Will Your Career Accelerate Faster in a New City?

by Joe Lavelle on October 18, 2009

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I encourage my clients always to be thinking about new ways to challenge themselves and learn within their profession.  Maybe it means returning to school to add a new skill set to your resume.  Perhaps you need to take on extra responsibilities in your current position so that you are ready to jump in when that promotion becomes available.  Or, in some instances, you might just make the decision that you are going to thrive in your chosen career by moving to a completely new location.

There are several good reasons for moving in order to develop your profession.  You may be interested in a field that has geographic restrictions.  You probably don’t want to get involved in the music publishing industry in a city without any record labels, for instance.  Or, the opposite could be true.  Maybe you see an area of the country that is without a business that could be beneficial to its residents and profitable to you.  You may be moving to provide a better life for your family.  Or … maybe to get away from family!  Perhaps a renowned expert in your field lives across the country and you are determined to make that person your mentor.  Whatever your reason may be, Penelope Trunk features some great tips for long-distance job hunting on her blog.

Two key pieces of advice she offers are:

1. Build a local network — Start to connect with professional groups in the city to which you plan to move.  Penelope encourages her readers to develop real relationships with people who will become invested in your success.  As I’ve often shared on this blog and Penelope writes as well, most jobs are a result of effective networking.

2. Pitch why you are special — Penelope wisely points out that places like San Francisco or New York City do not have to look outside the city to find qualified job applicants.  If you are looking to move to one of these high-demand areas, you need to figure out why an employer will find it worth his time to bring you from halfway across the country to fill a position.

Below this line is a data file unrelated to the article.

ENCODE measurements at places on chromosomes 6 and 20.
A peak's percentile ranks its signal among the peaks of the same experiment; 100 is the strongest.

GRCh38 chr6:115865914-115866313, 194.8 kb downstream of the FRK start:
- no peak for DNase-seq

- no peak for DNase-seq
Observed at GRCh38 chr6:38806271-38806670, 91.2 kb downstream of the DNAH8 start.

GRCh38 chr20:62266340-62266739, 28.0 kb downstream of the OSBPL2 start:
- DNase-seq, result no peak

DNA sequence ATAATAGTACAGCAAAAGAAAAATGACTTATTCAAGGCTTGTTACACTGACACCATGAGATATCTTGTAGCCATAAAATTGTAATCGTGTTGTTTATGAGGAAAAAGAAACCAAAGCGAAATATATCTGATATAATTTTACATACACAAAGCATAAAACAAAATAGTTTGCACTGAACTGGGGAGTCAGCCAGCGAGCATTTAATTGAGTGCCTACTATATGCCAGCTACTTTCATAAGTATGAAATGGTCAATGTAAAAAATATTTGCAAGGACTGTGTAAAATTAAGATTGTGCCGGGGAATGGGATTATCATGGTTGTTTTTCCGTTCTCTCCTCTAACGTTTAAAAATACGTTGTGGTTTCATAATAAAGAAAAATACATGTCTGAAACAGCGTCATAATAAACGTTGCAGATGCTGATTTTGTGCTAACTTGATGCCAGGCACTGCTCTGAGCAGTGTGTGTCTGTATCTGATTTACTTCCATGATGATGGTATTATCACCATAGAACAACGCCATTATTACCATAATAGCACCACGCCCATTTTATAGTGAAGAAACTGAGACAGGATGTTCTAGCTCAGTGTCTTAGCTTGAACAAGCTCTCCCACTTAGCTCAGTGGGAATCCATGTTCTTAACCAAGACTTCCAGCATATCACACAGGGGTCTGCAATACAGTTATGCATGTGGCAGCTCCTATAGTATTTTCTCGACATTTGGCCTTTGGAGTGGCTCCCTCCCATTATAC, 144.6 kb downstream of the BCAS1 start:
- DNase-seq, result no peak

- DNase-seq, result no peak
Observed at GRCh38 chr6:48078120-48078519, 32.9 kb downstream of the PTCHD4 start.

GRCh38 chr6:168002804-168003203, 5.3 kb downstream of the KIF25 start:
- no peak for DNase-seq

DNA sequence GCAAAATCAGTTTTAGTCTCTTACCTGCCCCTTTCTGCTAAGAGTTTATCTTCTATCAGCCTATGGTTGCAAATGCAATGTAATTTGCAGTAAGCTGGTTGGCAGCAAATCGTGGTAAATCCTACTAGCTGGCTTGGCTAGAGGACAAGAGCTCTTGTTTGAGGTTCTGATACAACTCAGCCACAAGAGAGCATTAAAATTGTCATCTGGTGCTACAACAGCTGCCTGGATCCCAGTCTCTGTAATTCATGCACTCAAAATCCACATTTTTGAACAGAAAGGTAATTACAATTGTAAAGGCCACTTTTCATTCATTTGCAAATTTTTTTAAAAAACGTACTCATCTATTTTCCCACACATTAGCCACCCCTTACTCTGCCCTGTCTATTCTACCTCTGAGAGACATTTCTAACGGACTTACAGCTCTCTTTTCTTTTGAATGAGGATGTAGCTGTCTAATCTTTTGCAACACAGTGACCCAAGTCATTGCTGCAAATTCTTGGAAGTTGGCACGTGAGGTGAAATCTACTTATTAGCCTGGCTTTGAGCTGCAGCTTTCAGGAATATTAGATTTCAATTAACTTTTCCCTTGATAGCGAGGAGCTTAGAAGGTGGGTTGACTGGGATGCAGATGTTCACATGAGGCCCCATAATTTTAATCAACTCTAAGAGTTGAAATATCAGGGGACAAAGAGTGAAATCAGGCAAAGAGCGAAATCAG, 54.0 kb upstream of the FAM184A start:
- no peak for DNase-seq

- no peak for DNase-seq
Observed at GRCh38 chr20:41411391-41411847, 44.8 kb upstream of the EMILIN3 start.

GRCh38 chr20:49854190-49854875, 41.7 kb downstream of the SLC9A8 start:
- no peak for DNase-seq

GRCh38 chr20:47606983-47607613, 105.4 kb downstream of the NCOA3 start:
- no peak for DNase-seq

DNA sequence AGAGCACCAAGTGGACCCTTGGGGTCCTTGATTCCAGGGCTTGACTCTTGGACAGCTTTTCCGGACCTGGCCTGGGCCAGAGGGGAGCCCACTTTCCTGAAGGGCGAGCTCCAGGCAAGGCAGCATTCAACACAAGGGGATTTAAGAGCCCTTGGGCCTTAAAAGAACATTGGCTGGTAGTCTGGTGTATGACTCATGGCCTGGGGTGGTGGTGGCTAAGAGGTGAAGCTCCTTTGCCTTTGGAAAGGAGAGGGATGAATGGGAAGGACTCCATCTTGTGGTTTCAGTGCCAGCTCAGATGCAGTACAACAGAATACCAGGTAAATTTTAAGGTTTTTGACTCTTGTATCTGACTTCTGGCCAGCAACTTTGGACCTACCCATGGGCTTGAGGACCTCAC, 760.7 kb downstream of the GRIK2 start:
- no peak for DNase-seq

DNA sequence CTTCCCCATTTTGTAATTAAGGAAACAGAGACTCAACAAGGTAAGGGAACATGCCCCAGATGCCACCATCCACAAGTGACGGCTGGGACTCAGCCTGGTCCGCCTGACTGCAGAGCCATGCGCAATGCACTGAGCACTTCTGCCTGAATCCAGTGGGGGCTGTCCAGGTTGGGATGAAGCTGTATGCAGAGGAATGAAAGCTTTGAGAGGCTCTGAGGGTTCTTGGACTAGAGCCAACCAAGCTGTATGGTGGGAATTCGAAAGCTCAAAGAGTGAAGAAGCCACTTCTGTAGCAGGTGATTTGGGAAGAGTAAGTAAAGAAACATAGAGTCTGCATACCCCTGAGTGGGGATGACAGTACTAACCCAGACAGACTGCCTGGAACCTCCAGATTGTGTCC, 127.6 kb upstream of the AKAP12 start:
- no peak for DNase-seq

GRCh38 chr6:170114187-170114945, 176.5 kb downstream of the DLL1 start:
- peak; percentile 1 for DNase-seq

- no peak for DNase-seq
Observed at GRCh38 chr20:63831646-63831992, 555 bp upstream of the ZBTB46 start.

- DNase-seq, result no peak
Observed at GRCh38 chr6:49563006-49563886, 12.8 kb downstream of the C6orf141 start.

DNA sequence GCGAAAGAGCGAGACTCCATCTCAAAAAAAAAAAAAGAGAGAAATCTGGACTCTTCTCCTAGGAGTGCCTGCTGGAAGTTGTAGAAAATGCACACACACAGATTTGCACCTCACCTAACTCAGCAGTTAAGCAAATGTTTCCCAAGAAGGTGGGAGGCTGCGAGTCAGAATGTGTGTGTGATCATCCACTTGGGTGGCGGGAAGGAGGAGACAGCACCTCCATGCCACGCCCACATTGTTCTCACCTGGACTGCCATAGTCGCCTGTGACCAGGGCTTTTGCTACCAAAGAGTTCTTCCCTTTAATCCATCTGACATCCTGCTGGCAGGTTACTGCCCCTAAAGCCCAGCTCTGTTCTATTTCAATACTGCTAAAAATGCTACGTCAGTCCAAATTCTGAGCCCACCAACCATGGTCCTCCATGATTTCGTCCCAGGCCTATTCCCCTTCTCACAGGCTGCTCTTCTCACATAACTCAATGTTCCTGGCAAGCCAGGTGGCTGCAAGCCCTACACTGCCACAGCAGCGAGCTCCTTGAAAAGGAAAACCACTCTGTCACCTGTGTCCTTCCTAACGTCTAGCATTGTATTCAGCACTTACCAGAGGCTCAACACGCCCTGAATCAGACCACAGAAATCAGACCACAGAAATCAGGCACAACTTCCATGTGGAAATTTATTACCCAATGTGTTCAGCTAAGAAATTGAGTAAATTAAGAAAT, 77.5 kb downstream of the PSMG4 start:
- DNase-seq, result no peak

I encourage you to read the rest of the article and learn some other great tips about long-distance job searches.

In my new book, Act As If It Is Impossible to Fail, I offer a lot of advice concerning how to excel at your job, whether you’ve moved across the country or you are working in your hometown.  I also teach you how to move forward in your career and reach the position that you desire.  I hope you will check it out!

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{ 2 comments… read them below or add one }

Cathy GoodwinNo Gravatar October 27, 2009 at 2:07 am

As the author of a book on moving, I would agree with you. Moving can be challenging withh or without a job. You can’t assume jobs will exist in your field, even in a big city. And moving to a small town holds it own challenges. I encourage everyone to create a support system *before* you move, because it can take a long time to make new friends.

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Joe LavelleNo Gravatar November 2, 2009 at 12:07 am

Hi Cathy – thanks for adding your insight. I have moved so many times it seems easy to me, but I am sure that a potential move can be overwhelming to many. I can’t wait to read your book. Best wishes! -Joe

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